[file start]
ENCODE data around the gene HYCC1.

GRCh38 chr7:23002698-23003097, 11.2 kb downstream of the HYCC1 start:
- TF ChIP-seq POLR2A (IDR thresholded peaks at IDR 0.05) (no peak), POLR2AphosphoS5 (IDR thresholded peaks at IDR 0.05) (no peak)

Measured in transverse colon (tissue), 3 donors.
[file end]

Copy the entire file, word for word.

ENCODE data around the gene HYCC1.

GRCh38 chr7:23002698-23003097, 11.2 kb downstream of the HYCC1 start:
- TF ChIP-seq POLR2A (IDR thresholded peaks at IDR 0.05) (no peak), POLR2AphosphoS5 (IDR thresholded peaks at IDR 0.05) (no peak)

Measured in transverse colon (tissue), 3 donors.